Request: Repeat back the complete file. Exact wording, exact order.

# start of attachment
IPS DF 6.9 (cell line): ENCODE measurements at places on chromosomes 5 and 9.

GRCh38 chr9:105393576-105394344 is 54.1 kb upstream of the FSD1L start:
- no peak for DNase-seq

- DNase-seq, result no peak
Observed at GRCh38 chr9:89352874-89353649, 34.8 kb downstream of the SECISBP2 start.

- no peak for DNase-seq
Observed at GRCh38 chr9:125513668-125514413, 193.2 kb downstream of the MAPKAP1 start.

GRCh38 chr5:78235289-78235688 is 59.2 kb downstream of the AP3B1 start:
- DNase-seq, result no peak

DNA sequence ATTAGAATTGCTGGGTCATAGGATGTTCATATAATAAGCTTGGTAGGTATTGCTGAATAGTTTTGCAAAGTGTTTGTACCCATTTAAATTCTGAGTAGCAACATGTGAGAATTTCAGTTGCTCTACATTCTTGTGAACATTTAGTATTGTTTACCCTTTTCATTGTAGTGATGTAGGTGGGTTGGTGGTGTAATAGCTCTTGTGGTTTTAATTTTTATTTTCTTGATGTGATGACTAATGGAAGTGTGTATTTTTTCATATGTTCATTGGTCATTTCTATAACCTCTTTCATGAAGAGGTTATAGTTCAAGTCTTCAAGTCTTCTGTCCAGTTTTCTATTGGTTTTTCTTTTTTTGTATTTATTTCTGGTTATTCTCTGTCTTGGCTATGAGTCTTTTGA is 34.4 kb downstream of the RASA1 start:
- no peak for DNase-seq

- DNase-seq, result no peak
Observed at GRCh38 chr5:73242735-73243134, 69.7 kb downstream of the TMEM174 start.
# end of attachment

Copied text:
IPS DF 6.9 (cell line): ENCODE measurements at places on chromosomes 5 and 9.

GRCh38 chr9:105393576-105394344 is 54.1 kb upstream of the FSD1L start:
- no peak for DNase-seq

- DNase-seq, result no peak
Observed at GRCh38 chr9:89352874-89353649, 34.8 kb downstream of the SECISBP2 start.

- no peak for DNase-seq
Observed at GRCh38 chr9:125513668-125514413, 193.2 kb downstream of the MAPKAP1 start.

GRCh38 chr5:78235289-78235688 is 59.2 kb downstream of the AP3B1 start:
- DNase-seq, result no peak

DNA sequence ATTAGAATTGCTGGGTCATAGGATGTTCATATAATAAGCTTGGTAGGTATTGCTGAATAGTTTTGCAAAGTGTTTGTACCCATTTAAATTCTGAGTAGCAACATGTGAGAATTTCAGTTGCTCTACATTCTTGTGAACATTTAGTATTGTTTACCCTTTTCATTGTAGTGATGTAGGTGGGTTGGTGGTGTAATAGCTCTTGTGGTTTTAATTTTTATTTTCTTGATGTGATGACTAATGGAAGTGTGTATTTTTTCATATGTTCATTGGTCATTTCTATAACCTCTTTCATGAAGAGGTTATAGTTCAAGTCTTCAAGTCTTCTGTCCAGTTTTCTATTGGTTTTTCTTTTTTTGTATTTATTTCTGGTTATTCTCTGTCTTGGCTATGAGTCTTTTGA is 34.4 kb downstream of the RASA1 start:
- no peak for DNase-seq

- DNase-seq, result no peak
Observed at GRCh38 chr5:73242735-73243134, 69.7 kb downstream of the TMEM174 start.